The Gympie region is found in South East Queensland approximately 2 hours north of Brisbane. With an area of 6,898 square kilometres, it offers picturesque experiences from the rolling hills and market villages of the Mary Valley, to quaint country towns of Kilkivan and Goomeri and pristine coastal areas of Rainbow Beach. Today it has a residential population of around 50,000 people.
If your home is in the Gympie area, and you are preparing to install a water tank, have in mind that there are both Queensland state and local council requirements that you must comply with. This article aims to provide you with a summary of these requirements, however prior to beginning work please contact Gympie Regional Council to ensure compete accuracy and currency of information presented below.
State Level Rainwater Water Tank Requirements (Queensland)
Unless your local Council stipulates otherwise, rainwater tank installation is a voluntarily affair if you reside in Queensland. Unlike other states, there are generally no requirements that define:
- a minimum tank size
- a minimum roof catchment area
- internal plumbing connections to supply fixtures, such as toilets and a washing machine
- a continuous supply of water.
In the past, new houses, commercial and industrial buildings have been required to meet water saving targets through rainwater tanks or grey water treatment plants. The Queensland state government has in recent years updated these requirements such that if opting for a rainwater tank with a Class 1 building,
- a minimum roof catchment area of half the total roof area or 100m2 (whichever is less); and
- a minimum capacity of 5,000 litres for detached buildings, or a minimum capacity of 3,000 litres for all other dwellings.
Class 1 buildings are defined as any single dwelling (a detached house) or one or more attached dwellings separated with a fire-resisting wall, and boarding or guest house, hostel or similar with a total floor area not exceeding 300m2 and where a maximum of 12 people reside.
General Rainwater Tank Install Requirements
In Queensland, where a rainwater tank is connected for indoor use to an existing house or building, your licensed plumber needs to lodge a form notifying of the plumbing work where internal fixtures are connected to the reticulated town water supply.
In addition, all rainwater tank installations must:
- have suitable protection against insects, mosquitoes and vermin, for example through metal screen meshing applied to all openings with an aperture of no greater than 1mm.
- take suitable measures that prevent contaminants from entering the tank, for example installing a water diverter that captures a minimum of 20 litres of the first flush of rainwater from the roof.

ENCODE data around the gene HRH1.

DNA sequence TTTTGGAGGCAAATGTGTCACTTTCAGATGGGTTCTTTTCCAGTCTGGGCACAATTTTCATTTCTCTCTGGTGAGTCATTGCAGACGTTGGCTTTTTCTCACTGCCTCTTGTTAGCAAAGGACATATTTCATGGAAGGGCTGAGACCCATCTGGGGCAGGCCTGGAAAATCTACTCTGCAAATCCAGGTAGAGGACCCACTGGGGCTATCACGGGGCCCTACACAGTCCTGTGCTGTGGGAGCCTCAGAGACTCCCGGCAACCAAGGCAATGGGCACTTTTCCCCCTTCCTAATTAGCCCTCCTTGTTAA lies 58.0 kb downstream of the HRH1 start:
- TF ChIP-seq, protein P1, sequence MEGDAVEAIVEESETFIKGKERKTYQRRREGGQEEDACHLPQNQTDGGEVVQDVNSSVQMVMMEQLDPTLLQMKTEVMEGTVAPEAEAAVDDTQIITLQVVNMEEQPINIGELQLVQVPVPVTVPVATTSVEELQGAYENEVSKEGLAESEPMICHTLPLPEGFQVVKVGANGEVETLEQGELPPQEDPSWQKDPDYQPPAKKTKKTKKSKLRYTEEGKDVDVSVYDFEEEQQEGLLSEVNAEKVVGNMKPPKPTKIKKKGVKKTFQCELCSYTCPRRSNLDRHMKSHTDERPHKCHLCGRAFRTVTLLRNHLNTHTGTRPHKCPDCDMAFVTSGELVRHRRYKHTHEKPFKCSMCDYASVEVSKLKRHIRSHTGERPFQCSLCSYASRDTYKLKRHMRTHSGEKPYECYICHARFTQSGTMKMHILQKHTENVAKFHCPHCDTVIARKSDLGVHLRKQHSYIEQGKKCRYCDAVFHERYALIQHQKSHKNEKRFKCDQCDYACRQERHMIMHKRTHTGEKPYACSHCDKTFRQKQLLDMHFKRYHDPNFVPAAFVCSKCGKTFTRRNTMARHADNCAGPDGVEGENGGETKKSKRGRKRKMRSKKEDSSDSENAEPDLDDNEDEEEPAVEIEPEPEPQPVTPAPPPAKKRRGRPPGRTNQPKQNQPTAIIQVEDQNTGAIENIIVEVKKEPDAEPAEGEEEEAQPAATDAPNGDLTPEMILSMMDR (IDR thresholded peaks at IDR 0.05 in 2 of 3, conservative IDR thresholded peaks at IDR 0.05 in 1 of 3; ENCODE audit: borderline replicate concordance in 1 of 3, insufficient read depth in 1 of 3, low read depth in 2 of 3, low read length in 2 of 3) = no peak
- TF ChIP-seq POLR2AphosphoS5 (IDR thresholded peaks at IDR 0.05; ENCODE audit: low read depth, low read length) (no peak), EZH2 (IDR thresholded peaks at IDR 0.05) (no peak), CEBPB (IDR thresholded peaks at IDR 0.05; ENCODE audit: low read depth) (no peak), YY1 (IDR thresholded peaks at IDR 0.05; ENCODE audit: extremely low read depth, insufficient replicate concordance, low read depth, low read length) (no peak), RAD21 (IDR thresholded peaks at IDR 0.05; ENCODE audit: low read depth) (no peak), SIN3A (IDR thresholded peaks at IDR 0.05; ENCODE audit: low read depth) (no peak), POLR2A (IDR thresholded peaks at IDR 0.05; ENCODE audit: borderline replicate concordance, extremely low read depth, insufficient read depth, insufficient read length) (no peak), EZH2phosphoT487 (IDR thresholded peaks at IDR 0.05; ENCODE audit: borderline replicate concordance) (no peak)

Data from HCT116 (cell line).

- provide protection against backflow contamination of a reticulated town water supply system (if an rainwater to mains water switched device is installed). A backflow prevention device that complies with AS/NZS 3500:2004 is an adequate solution.
- have appropriate warning signs on a tank identifying it as rainwater, or if recycled water, warning signs of recycled water not for drinking on the tank as well as all outlets.
- not allow surface stormwater and groundwater to seep in when installed underground, for example, all opened need to be appropriately sealed.
Gympie Regional Council Water Tank Requirements
Falling into line with Queensland requirement, the Gympie Regional Council requires a licensed plumber to install your rainwater tank if it is plumbing to into your home or interconnected to your mains water supply. The same approval process if connected to a reticulated water supply is required.
For tanks storing water that is used solely for irrigation purposes, such as watering gardens, lawns and the like, a licensed plumber isn’t necessary nor is any approval.
The Council also generally requires you to consider water tank installation factors such as:
- maximisation of the rainwater roof catchment area
- minimisation of the visual impact of the tank on the neighbourhood
- avoid detraction from the surrounding outdoor space
- use of finish and colour that complement the existing buildings
Mains Water to Rainwater Switch
If your tank has a rainwater to mains water switching device, then you will need to install a backflow prevention device, have it inspected annually and properly maintain it according to the Plumbing and Drainage Act 2002.
The Council maintains a program for the registering, maintenance and testing of backflow prevention devices as per Section 38 – Testable backflow prevention devices found in the Standard Plumbing and Drainage Regulation 2003.
More information on Gympie’s backflow prevention requirements can be found on the Gympie Regional Council website.